Thursday 10 January 2019

Gorgeous Novus electric motorcycle is a featherweight commuter with a heavyweight pricetag

It's hideously expensive, underpowered and doesn't go very far on a charge, and yet there's a lot to like about this German electric motorcycle, starting out with its obsessively engineered good looks, its incredibly light weight, and the way it blurs the line between ebike and motorcycle.

The Novus is a very tidy and interesting little bike, a lightweight, narrow, hollow-bodied city commuter with thin tires and ultra-modern styling. Weighing a ludicrous 85 lbs (38.5 kg), with a 14-peak-kilowatt (18.7 horsepower) rear hub drive putting out a claimed 200 Nm (147.5 lb-ft) of torque, it should zip around fairly quickly up to its top speed of 60 mph (98 km/h). Mind you, that power rating is peak, not nominal. The nominal power is 6.2 kilowatts, or 8.3 horses. So we ain't talking about a powerhouse here.
With a range around 60 miles (98 km) of urban riding, and a charge time around an hour for a 0-80 percent top-up, it makes for a seriously stylish and ultra-lightweight commuter that would suit most people's needs for the daily traffic dodge perfectly. It would sell like hotcakes if it cost US$7000.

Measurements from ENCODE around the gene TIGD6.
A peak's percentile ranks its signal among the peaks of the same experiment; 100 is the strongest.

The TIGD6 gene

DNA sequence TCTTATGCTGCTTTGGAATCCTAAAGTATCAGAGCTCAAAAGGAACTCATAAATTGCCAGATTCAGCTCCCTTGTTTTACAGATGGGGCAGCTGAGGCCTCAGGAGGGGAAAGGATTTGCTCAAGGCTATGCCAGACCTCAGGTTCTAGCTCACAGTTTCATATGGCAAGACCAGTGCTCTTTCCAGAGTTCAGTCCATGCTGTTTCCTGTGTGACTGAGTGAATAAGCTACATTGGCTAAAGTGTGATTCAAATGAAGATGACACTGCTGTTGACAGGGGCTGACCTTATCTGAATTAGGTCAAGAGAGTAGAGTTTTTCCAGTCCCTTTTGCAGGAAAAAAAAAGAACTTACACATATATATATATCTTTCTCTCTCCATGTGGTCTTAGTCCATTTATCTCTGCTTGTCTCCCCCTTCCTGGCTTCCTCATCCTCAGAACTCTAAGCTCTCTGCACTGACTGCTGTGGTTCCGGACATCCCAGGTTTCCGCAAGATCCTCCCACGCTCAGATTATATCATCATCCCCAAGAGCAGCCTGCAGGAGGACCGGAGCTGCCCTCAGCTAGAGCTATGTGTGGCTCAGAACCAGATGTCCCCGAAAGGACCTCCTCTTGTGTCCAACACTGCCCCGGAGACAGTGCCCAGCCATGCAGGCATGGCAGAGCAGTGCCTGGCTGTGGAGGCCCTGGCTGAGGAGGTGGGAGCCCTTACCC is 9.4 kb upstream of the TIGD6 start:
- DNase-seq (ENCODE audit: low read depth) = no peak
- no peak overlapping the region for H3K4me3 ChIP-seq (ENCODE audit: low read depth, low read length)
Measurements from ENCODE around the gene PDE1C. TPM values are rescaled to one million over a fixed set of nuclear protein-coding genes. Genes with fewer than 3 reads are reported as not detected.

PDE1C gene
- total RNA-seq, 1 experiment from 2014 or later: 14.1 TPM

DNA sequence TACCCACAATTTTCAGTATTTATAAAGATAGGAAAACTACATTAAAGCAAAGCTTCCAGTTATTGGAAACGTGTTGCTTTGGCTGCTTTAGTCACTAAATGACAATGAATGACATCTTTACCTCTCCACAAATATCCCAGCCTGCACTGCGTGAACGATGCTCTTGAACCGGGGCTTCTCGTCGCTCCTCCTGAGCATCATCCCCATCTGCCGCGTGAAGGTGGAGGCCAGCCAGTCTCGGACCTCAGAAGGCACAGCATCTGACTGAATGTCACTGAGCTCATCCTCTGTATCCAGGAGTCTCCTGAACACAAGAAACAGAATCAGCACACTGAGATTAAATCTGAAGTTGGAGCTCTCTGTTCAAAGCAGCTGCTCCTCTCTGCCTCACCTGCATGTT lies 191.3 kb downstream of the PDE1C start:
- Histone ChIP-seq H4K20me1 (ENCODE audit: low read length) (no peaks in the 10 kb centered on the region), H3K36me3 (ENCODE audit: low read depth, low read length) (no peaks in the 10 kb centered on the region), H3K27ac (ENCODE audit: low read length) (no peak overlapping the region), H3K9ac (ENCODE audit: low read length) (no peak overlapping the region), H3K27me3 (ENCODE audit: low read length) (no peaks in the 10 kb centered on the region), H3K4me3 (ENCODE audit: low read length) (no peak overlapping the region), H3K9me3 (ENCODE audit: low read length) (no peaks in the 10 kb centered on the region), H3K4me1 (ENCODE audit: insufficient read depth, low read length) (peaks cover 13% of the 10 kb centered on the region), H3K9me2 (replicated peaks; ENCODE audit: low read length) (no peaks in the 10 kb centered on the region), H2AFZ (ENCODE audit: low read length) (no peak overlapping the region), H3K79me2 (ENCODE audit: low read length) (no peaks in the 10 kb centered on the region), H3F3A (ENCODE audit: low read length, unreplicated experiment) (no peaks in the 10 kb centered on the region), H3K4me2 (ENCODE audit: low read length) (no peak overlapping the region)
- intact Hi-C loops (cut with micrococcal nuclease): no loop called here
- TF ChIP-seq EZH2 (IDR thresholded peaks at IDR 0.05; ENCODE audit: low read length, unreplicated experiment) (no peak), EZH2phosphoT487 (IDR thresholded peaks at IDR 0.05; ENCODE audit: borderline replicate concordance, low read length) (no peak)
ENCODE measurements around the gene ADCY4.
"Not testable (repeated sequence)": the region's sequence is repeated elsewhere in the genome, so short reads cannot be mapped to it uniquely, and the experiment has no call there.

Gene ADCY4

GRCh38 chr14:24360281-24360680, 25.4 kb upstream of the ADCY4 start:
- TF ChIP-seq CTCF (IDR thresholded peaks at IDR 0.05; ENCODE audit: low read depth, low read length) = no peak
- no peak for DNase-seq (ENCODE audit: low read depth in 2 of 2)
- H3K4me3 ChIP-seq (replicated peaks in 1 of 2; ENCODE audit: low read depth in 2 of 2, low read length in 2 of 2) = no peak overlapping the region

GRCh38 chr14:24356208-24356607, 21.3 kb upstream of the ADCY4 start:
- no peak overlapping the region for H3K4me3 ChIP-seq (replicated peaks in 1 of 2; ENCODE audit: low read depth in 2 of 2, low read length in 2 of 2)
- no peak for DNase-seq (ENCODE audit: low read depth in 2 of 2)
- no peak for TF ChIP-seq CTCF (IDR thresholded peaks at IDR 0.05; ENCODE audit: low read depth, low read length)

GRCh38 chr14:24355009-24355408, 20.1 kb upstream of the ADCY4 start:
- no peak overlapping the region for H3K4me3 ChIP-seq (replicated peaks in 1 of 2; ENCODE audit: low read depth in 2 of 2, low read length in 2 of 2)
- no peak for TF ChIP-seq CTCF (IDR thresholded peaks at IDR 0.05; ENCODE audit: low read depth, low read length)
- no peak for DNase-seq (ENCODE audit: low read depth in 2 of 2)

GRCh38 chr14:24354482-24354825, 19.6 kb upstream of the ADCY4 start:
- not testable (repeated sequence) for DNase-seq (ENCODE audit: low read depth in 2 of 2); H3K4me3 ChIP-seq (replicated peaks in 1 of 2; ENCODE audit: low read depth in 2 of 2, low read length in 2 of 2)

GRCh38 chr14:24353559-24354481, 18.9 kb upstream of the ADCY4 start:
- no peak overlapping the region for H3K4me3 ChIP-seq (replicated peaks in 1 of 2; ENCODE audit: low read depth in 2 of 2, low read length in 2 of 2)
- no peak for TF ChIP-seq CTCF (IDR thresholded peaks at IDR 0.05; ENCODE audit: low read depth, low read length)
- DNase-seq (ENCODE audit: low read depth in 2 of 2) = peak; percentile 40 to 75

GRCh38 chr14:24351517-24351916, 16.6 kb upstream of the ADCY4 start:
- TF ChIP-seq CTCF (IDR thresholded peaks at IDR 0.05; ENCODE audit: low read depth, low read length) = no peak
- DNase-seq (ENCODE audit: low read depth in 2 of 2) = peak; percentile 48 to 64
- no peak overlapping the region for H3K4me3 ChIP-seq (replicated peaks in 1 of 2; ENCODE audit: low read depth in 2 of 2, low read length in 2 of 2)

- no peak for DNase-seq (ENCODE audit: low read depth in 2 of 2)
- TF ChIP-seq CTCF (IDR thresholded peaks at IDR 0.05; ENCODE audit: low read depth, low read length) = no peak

Unfortunately it really, really doesn't. Novus is asking US$39,500. And unlike most electric motorcycles, the Novus can't point to its battery pack as the key culprit. The range is just too limited. Perhaps it's the construction; much of the frame, the headstock, the forks, the swingarm and even the handlebars are complex shapes hand-made in carbon fiber. Then again, there's plenty of cheap carbon stuff coming out of China, maybe the rent in Braunschweig is driving the price up.
Either way, as a transport option it makes no sense at this price. Maybe it's best looked at as a piece of modern art – and there are certainly plenty of design details to appreciate on that level, from the custom brake discs up to the single post fork, the phone-as-dash idea, the neatly integrated headlight and tidy suspension mounting.

The overall proportions of the bike are very pleasant to look at, even if we wouldn't mind thicker tires. It's not going to be legal though, not without indicators, mirrors, license plates, probably a better headlight and a bunch of other things that will clutter things up visually. I guess we'll wait and see what the production bike looks like.

Source: Novus/New Atlas.

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